1. The counter is restricted to operate in the range between the starting number and its inversion. Using the 5-bit counter example, valid ranges would include 0 (00000)-31 (11111), 1 (00001)-(30 (11110), 2 (00001)-29 (11101), and so forth. One could not, for instance, operate in the range of 0 (00000)-4 (00100) because latches LE-LA would be programmed with 3(00011) which allows a compare at address 4 when A/D=0. However, when A/D=1, the inverted programmed number (11100) is applied to the select pin on multiplexers CE-CA. Under this condition, a compare is generated at address 26 which is clearly outside the intended operating range.
2. To use this method with non-sequential numbers, the penultimate number while A/D=0 and the penultimate number while A/D=1 would have to be exact opposites.
In the FIG. 3 implementation, twice as many storage latches are used as in the FIG. 5 implementation, but this allows two programmable end points which are independent of each other versus less chip area.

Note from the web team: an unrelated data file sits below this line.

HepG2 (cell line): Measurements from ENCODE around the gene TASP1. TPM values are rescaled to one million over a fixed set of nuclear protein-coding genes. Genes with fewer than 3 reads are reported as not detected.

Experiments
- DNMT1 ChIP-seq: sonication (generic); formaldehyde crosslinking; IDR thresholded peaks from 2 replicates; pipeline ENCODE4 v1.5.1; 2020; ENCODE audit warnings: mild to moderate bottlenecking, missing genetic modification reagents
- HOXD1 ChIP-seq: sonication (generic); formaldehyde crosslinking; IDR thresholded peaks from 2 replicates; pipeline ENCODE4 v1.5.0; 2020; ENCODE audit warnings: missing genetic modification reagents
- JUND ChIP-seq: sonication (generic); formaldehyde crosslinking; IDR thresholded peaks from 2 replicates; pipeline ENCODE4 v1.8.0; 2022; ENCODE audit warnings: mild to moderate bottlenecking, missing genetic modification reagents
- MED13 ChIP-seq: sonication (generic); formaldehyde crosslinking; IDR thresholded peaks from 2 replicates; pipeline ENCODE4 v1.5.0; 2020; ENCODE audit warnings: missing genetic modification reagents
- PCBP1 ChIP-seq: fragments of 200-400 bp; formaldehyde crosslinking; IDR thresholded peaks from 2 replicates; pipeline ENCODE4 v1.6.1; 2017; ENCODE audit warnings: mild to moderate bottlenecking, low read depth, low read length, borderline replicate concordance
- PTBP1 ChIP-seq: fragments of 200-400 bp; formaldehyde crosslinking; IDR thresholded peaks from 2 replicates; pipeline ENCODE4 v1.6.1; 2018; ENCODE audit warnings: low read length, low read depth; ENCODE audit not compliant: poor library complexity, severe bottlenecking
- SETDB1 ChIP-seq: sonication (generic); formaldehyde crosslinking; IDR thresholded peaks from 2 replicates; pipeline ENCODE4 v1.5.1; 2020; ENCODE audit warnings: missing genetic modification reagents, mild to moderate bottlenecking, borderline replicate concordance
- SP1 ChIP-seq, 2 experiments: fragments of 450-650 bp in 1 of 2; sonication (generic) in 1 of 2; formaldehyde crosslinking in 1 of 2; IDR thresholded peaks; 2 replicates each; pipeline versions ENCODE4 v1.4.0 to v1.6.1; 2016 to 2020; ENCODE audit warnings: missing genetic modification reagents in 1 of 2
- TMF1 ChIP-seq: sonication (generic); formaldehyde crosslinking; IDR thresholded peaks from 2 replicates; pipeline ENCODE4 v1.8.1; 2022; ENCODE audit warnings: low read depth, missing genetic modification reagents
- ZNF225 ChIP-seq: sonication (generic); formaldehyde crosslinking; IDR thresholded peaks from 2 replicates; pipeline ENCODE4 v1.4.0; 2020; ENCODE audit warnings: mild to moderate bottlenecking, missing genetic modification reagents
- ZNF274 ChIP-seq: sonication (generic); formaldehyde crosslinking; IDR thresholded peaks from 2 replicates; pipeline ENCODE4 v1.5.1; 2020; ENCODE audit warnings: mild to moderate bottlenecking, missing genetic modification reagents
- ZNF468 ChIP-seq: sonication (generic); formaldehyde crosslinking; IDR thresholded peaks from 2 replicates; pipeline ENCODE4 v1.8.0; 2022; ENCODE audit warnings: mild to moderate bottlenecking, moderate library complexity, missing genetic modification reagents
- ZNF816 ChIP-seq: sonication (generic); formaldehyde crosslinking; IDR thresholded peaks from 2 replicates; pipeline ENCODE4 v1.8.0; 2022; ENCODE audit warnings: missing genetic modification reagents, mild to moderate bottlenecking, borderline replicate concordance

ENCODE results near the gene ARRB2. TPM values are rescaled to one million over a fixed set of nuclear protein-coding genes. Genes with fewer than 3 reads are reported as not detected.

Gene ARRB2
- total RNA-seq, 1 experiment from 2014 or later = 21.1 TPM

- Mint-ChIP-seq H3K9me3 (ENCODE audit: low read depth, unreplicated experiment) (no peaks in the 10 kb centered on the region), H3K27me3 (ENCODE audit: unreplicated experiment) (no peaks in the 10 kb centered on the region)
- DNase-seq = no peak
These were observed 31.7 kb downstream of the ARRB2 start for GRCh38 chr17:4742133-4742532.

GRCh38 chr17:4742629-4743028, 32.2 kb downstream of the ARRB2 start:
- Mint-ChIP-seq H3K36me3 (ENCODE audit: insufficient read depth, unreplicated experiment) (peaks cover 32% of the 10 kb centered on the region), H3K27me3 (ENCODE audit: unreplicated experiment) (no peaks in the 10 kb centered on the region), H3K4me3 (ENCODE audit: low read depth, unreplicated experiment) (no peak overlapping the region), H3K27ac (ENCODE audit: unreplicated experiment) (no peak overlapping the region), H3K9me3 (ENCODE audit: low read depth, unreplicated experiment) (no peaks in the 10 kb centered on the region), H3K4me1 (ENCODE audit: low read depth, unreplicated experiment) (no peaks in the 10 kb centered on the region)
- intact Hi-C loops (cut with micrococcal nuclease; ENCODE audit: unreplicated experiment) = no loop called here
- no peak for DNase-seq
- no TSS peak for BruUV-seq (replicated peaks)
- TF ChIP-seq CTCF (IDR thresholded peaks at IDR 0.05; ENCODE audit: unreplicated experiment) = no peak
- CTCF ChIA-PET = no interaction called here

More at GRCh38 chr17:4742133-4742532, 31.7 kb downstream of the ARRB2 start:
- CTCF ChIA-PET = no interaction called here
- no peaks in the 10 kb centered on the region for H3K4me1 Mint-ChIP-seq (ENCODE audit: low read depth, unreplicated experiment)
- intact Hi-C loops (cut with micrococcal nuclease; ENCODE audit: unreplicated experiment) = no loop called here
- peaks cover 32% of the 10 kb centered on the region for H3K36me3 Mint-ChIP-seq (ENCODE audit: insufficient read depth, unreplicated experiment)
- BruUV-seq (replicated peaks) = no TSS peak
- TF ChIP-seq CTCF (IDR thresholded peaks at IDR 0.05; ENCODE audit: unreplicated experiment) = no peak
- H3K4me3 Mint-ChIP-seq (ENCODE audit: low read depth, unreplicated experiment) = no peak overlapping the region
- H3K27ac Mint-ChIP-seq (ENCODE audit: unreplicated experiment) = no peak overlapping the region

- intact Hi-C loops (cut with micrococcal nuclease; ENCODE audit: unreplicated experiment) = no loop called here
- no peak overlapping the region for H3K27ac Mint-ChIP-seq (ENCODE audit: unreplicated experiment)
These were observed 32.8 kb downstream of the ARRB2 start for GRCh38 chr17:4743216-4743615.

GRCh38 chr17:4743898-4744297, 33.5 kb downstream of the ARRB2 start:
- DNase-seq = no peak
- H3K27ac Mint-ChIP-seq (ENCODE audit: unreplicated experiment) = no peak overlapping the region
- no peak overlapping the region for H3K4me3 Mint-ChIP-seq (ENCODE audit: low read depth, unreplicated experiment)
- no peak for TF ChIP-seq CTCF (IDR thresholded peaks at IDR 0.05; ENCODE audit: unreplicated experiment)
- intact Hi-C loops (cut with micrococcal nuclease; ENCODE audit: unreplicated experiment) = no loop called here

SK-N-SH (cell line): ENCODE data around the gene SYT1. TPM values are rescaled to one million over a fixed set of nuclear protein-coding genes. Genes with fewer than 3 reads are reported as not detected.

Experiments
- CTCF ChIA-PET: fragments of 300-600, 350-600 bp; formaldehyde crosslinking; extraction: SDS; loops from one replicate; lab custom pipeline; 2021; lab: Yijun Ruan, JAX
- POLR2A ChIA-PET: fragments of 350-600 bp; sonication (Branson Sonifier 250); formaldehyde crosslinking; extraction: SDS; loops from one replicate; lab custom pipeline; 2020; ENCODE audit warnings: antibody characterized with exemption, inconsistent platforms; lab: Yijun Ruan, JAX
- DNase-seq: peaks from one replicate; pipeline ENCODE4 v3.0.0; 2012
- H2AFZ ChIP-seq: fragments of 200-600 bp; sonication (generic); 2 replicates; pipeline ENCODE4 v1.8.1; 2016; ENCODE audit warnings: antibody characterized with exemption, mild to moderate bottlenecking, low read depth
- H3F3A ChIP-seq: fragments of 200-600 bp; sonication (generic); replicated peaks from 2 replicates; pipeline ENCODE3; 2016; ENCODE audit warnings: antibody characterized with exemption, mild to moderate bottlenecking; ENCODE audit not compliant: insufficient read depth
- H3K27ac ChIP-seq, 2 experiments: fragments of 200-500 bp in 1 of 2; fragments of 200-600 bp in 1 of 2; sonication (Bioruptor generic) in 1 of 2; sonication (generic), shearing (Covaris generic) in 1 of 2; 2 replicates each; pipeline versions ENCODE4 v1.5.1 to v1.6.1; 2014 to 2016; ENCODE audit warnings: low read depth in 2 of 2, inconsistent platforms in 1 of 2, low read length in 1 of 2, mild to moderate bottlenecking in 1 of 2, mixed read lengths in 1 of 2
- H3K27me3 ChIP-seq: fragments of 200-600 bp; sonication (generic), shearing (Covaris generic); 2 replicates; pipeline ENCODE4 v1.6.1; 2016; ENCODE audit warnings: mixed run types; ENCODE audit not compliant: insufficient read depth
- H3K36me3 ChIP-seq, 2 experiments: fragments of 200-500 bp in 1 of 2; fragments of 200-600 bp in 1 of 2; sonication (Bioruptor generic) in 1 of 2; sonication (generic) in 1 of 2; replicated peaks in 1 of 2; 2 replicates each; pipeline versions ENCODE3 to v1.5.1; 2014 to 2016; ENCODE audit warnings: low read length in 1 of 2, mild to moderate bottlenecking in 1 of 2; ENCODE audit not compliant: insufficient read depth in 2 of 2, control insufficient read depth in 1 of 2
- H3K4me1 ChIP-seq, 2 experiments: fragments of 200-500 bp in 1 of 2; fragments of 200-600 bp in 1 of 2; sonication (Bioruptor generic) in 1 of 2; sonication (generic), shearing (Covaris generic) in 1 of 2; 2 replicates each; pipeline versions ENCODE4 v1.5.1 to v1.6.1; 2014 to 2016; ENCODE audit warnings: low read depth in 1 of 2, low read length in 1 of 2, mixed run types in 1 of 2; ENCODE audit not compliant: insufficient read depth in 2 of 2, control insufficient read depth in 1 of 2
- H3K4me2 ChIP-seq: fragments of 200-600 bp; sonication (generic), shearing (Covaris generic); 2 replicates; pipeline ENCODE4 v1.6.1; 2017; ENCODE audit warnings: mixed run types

An implementation of the invention can be utilized by a microprocessor or other circuitry to detect an end or branch point if the last two numbers in the sequence are known. The microprocessor would control the select ports on multiplexers CA-CL directly, thereby eliminating latches LA-LL and GA-GL and multiplexers AA-AL in FIG. 3. Such an implementation involving the compare of a 32-bit wide number as shown in FIG. 4 is as follows. The microprocessor drives the select ports (B0-B31) on multiplexers C0-C31 with a value equal to the penultimate number. The number generator supplies T/C inputs (STBAE(0:31)) to multiplexers C0-C31 via the address bus. When the sequence of numbers reaches the penultimate number, PBCN goes low and is loaded into latch LN when the number generated is next clocked by NGCLK. This results in an address compare at the target number in the next cycle when the P CLK is asserted. In this implementation, it is assumed that the number generator is clock every cycle (NGCLK is asserted every cycle) and therefore, the address compare signal can be generated directly from the latch LN output. If this is not the case, then a NOR gate with one input driven by latch LN and its other input driven by an enable count signal would be employed to generate the AC signal. Using this implementation, the microprocessor can dynamically change the B0-B31 inputs on the fly as new end points or branch points arise. The important point here is that inputs (B0-B31) from the microprocessor should be stable before arrival of the address bus inputs STBAE(0:31). This ensures that the proper path through the multiplexers C0-C31 is set up, thereby enhancing the speed at which the compares take place and prevents the misfiring of the dynamic OR gate output.